Datapipe is a New Jersey-based managed IT service provider. It runs customers' application systems on its own hardware. At first glance, it seems unlikely Datapipe will be able to use Newvem knowhow to provide deployment and billing intelligence to its own facilities.
Many Datapipe customers also use AWS. Datapipe has a front end management service that takes responsibility for the operation of its customers' workloads on AWS. By making Newvem services available, Datapipe will be able to help its customers monitor and manage workloads in the Amazon cloud at the same time they're viewing their managed hosted jobs in the Datapipe data center.
The Newvem system was initially designed to work only with accounts being run in AWS. Earlier this year, it expanded its capabilities to include customer accounts on Microsoft's Azure.
[ Want to learn more about what monitoring intelligence Newvem brings to the Amazon cloud? See Amazon Cloud Costs: Startup Finds Hidden Savings. ]
Datapipe is growing its own infrastructure as a service unit, the Stratosphere Elastic Cloud. Datapipe operates 11 data centers: two in central N.J., two in Ashburn, Va., one in San Jose, two in London, one in Iceland, two in Hong Kong and one in Shanghai. There was no reference to Newvem monitoring being applied to those data centers, but Newvem officials in interviews before the acquisition expressed interest in covering cloud suppliers in addition to AWS.
"Our first focus is providing more value to our Amazon Web Services customers," Ed Laczynski, Datapipe's senior VP of cloud services, told VentureBeat, the San Francisco publisher of venture capital news. "But we see also opportunities in the hybrid cloud and private cloud spaces."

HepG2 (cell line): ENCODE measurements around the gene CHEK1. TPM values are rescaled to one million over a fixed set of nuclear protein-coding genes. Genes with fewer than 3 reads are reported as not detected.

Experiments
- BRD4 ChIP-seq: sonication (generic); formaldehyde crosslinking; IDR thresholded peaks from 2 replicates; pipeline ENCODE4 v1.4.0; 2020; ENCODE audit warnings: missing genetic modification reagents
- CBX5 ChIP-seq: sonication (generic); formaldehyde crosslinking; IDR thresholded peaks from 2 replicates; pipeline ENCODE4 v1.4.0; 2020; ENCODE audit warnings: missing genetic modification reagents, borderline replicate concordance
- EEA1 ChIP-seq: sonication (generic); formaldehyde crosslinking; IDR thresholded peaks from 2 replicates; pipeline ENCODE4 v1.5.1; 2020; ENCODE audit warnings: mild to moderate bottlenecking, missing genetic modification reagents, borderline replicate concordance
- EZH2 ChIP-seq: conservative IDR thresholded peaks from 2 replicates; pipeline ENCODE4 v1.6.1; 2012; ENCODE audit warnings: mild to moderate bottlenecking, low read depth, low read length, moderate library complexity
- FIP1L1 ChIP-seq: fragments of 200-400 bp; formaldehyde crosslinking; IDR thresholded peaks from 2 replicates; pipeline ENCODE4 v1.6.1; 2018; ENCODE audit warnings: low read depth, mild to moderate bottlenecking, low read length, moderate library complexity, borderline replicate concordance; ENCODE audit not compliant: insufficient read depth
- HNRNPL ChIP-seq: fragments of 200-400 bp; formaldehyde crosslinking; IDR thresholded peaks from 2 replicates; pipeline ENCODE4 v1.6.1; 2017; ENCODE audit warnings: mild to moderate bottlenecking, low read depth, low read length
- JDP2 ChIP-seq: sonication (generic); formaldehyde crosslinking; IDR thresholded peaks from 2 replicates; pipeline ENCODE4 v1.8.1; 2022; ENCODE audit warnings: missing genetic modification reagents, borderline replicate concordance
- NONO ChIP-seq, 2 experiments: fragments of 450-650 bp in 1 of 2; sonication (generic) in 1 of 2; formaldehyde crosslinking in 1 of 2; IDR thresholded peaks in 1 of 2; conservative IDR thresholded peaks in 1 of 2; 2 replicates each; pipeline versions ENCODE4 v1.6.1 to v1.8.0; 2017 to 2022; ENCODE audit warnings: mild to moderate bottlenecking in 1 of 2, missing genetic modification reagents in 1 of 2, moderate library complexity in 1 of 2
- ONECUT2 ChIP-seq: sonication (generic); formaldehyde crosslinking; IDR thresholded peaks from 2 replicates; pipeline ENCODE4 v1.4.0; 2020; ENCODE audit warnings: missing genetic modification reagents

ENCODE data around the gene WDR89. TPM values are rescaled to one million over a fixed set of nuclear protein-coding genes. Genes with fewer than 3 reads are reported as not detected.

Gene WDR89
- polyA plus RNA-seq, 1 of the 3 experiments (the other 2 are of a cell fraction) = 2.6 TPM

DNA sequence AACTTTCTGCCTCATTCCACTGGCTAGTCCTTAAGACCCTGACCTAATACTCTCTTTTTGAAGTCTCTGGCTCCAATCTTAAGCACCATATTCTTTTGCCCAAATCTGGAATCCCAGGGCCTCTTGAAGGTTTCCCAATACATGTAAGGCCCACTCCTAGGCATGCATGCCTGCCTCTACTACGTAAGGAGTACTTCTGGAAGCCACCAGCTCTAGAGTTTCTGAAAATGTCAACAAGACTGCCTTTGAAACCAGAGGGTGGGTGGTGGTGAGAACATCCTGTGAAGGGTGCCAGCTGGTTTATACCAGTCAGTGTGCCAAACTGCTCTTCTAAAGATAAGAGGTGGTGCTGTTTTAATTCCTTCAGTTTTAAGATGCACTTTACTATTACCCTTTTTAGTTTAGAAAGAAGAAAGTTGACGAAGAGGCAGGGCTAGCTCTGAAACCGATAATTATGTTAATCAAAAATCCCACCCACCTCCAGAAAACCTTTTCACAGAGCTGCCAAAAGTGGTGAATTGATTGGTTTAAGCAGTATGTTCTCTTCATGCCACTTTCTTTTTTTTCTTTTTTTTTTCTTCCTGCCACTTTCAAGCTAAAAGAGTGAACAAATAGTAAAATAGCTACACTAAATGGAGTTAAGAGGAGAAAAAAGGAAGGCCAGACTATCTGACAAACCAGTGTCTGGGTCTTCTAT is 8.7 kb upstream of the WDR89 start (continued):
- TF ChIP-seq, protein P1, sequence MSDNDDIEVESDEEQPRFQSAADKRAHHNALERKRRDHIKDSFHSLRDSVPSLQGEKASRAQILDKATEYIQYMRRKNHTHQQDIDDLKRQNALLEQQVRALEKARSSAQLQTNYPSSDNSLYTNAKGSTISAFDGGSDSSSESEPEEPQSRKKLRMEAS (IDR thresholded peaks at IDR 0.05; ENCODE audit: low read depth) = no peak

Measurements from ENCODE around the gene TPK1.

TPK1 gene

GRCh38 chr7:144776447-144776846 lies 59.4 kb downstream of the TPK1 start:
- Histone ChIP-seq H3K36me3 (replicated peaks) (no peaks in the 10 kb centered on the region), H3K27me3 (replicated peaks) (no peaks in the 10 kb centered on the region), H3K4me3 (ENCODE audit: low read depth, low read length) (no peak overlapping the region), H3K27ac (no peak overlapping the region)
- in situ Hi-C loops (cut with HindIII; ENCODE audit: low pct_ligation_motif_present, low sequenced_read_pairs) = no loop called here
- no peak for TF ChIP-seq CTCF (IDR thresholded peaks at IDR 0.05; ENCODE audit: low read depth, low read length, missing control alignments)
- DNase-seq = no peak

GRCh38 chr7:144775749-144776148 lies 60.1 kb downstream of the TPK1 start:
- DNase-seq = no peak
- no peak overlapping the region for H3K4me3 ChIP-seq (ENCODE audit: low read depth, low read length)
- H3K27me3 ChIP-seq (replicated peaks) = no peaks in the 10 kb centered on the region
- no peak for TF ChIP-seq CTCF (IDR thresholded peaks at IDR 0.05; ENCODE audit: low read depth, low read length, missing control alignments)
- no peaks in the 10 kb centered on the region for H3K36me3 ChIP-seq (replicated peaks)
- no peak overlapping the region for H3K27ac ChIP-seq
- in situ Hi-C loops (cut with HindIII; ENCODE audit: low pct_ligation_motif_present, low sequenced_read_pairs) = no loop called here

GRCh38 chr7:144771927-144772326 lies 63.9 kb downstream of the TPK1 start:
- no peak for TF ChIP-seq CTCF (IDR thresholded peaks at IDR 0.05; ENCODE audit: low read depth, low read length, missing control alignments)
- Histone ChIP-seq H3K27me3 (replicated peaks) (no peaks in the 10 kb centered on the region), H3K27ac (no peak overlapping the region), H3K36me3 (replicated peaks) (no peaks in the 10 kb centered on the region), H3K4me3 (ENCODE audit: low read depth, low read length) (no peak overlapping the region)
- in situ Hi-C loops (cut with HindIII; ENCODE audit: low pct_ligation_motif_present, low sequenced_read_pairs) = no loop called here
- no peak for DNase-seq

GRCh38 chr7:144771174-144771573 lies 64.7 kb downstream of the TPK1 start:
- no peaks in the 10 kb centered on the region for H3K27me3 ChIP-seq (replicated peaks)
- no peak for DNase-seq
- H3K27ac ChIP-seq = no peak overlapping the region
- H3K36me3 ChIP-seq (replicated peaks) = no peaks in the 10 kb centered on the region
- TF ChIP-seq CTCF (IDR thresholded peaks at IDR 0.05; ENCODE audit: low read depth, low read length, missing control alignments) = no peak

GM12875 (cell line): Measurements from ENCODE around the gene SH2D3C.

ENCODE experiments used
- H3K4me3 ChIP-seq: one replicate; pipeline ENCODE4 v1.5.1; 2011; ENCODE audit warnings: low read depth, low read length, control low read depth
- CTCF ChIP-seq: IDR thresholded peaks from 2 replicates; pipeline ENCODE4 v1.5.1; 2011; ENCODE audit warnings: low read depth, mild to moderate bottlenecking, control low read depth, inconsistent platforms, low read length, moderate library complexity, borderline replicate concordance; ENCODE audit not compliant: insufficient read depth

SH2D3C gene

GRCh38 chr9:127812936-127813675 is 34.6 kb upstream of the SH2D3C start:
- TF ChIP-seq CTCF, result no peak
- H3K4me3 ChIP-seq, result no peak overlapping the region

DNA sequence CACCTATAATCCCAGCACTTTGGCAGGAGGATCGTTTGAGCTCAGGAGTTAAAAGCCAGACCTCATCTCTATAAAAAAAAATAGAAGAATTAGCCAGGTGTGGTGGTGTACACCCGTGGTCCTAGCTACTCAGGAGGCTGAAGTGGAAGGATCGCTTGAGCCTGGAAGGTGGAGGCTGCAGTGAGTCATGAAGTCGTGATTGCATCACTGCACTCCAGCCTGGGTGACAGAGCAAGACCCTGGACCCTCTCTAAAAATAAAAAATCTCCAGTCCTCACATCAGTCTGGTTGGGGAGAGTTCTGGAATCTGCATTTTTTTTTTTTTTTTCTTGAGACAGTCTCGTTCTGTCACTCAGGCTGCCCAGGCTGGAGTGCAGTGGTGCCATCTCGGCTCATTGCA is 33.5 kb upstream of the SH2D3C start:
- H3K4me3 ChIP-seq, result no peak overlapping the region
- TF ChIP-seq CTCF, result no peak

Datapipe offers a version of Stratosphere Hosted Private Cloud that is managed as a private cloud. When Datapipe uses the term "hybrid" cloud computing, it's referring to joint operations between a hosted managed workload and one in the AWS public cloud. Gartner puts Datapipe in its Managed Hosting group as a challenger, but it does not include its Cloud Computing group.
Newvem officials welcomed the acquisition. "This is a great moment for us as a team. We started more than three years ago with a pioneer idea in a small coffee shop in Tel Aviv, at a time when cloud usage was just in its infancy," said Ilan Naslavsky, co-founder and CTO of Newvem in a blog post announcing the deal. "It's amazing to think of the progress we've made…"
Newvem developed a simplified view of a customer's workloads in the cloud, allowing the customer to focus on a single server, group of servers or all groups that were part of a single account.
The Newvem system can draw a heat map from operational information, using colors to show which ones were lightly, moderately or heavily used.